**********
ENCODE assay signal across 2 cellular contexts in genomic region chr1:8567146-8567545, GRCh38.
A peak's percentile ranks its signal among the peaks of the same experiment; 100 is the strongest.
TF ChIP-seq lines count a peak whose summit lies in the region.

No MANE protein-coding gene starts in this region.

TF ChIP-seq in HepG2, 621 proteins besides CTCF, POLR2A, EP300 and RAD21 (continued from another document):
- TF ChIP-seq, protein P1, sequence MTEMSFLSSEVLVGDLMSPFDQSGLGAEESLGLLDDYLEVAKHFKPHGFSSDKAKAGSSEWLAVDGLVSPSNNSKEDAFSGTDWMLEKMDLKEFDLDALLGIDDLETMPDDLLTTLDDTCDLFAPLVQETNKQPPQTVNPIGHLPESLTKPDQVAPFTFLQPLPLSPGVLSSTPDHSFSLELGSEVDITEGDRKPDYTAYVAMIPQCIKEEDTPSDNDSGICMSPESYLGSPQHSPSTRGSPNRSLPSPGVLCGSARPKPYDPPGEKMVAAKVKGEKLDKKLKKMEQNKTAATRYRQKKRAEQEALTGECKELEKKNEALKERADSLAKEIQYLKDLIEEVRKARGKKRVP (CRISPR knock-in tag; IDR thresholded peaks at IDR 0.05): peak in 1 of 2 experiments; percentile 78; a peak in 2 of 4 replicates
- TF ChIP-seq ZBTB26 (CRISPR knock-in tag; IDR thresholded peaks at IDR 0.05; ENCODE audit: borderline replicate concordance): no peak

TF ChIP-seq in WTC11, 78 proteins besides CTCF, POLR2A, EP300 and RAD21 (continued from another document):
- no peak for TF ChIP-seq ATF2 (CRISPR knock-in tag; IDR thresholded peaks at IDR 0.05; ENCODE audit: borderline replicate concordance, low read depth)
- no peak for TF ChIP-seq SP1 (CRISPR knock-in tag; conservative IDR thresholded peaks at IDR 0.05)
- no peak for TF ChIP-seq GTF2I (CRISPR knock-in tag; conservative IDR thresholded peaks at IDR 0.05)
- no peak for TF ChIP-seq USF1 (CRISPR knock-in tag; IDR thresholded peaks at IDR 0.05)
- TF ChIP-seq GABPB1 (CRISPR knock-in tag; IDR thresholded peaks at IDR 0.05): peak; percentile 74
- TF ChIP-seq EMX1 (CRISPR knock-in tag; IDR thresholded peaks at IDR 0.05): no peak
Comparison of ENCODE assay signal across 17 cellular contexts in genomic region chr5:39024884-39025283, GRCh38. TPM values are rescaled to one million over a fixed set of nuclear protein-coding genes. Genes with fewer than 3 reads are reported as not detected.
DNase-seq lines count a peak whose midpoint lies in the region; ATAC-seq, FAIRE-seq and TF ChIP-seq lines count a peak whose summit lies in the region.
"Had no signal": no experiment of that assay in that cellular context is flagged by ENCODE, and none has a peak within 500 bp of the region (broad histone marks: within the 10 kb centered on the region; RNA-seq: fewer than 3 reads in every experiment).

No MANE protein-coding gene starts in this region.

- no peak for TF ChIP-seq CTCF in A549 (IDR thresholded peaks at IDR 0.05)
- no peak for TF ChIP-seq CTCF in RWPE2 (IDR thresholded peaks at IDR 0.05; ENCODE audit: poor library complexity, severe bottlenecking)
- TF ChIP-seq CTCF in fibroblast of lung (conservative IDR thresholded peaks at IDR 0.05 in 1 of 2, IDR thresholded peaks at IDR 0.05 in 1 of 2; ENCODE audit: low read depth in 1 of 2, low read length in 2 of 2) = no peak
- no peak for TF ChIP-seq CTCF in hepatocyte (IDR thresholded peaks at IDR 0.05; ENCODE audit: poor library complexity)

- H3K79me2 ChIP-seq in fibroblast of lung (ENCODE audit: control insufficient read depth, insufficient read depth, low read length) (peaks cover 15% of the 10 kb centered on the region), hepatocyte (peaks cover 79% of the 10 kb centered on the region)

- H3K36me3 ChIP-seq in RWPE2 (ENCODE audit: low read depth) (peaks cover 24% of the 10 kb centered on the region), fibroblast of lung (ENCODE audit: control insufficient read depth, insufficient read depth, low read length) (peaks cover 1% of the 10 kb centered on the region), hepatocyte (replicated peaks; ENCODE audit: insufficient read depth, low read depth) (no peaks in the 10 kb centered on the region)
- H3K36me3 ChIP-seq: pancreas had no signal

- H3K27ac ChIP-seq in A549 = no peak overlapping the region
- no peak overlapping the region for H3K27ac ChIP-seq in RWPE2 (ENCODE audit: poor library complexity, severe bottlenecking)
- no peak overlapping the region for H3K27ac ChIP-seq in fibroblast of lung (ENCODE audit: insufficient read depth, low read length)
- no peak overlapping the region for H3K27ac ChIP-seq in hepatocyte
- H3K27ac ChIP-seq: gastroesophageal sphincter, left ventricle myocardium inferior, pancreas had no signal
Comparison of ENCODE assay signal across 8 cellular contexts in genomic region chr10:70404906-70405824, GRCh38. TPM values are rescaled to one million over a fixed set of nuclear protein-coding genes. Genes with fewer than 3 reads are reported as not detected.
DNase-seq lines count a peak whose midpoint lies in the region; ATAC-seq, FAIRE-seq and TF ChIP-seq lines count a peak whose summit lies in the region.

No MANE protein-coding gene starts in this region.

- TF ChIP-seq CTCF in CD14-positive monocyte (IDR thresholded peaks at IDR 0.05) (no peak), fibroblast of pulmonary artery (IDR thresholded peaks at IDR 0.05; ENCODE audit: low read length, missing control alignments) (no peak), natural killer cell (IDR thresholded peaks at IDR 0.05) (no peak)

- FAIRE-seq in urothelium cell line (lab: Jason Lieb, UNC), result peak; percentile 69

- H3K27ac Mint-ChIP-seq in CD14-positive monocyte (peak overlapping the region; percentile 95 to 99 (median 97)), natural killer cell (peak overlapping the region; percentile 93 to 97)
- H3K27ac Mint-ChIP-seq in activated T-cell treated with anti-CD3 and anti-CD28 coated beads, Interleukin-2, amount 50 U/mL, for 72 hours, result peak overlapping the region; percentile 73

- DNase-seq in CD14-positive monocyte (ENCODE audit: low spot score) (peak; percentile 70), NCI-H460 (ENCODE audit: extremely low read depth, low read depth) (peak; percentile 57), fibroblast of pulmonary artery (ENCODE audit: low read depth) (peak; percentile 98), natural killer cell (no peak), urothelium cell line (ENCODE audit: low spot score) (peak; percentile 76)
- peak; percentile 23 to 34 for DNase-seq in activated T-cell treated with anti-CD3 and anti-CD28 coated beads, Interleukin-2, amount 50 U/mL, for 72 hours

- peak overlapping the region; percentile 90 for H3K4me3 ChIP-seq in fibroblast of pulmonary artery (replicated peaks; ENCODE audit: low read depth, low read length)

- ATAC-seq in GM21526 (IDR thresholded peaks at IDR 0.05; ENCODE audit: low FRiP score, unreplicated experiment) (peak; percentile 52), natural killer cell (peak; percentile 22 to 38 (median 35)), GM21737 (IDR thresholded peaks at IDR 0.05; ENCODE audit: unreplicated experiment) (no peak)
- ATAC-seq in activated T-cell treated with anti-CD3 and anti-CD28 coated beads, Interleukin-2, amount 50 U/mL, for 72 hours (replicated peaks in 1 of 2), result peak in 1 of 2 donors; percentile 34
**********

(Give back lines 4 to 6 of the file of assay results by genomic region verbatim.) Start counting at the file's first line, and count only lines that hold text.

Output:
No MANE protein-coding gene starts in this region.

TF ChIP-seq in HepG2, 621 proteins besides CTCF, POLR2A, EP300 and RAD21 (continued from another document):
- TF ChIP-seq, protein P1, sequence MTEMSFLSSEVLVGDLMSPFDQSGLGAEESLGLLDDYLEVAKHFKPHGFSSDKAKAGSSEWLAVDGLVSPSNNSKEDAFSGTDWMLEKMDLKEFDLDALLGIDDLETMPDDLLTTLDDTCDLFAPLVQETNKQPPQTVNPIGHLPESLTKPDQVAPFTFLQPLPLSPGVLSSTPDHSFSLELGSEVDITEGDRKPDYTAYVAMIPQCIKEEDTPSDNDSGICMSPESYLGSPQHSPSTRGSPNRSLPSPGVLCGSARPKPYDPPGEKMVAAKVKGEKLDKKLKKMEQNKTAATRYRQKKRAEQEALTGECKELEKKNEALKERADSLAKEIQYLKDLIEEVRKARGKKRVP (CRISPR knock-in tag; IDR thresholded peaks at IDR 0.05): peak in 1 of 2 experiments; percentile 78; a peak in 2 of 4 replicates